"...And howcome when a man stands up while peeing it's normal, but when a woman does it it's weird?"
When it comes to feminism I often see the term 'double-standard' being used to dismiss an issue that goes beyond equality. I'm all for treating women equally, but we have evolved in such a fashion that Women are very, very different from men.
The best example I can think of is that of adultery. Is it a double-standard that an adulterous man, while still given a hard time about it, gets off lighter than an adulterous woman? I'd have to say no, despite being raised in middle-class, white society where we are taught everybody everywhere is absolutely equal (unless they're fat, in which case they're weak willed). If you're a feminist (which I would hope most people are, men included) you might be offended by this, so I should explain myself.
When a man cheats on a woman he is expressing his desire for variety. He is showing that he still has a libido. A man fucks another woman because they are another woman, not because there's anything particularly special about them.
When a woman cheats on a man it's because she is unsatisfied, or sees the other man as a better specimen. Generally speaking a woman does not cheat on someone when she is satisfied and a woman does not cheat on someone if she perceives them as superior than the man she is considering cheating with.
One needs look no further than evolution to see why a woman's adultery is so insulting to a man. A man benefits genetically from adultery because back before we had contraception being adulterous meant spreading your seed. A woman, on the other hand, benefits from adultery because she upgrades from her partner. A man is simply putting his seed wherever he can whereas a woman is looking for the perfect seed to be implanted with.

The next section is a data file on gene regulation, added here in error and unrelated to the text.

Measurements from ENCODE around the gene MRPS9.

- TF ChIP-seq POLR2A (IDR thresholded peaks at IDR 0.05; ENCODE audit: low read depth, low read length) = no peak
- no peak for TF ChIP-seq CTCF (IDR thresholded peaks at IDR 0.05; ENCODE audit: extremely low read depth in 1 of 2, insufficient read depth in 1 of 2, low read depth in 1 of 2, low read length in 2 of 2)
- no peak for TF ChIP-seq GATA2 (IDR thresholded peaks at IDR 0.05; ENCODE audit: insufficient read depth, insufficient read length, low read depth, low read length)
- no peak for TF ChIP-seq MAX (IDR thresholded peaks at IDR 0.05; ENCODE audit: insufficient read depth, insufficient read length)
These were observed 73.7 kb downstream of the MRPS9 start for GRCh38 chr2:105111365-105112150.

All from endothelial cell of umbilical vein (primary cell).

In essence, when a man cheats on a woman the best thing he is able to say (while still being honest) is "I love you more than these women, but am weak-willed" when a woman cheats on a man the best thing she is able to honestly say is "I love you. But not as much as I love Edwardo, our pool cleaner."
Then again I could be absolutely wrong, it wouldn't be the first time.
I think I should also add that a double-standard is not necessarily a bad thing. I think there's a tendency to interpret 'double-standard' as meaning 'two groups of people are treated differently because of irrelevant things'. This is the case some of the time, but I think you'll find there are quite a few double-standards you wouldn't want to get rid of, for example, the way we allow soldiers to drive tanks but not civilians.
'Do as I say, not as I do' is a good example of a positive double-standard, especially when talking about addictive substances. It may seem hypocritical to have a smoker tell you not to smoke, but what needs to be understood is that the cause of the addiction is the same as the effect: Smoking, the cause, a one time thing the smoker regrets, is what the smoker is speaking out against; not the effect which just happens to be continued smoking.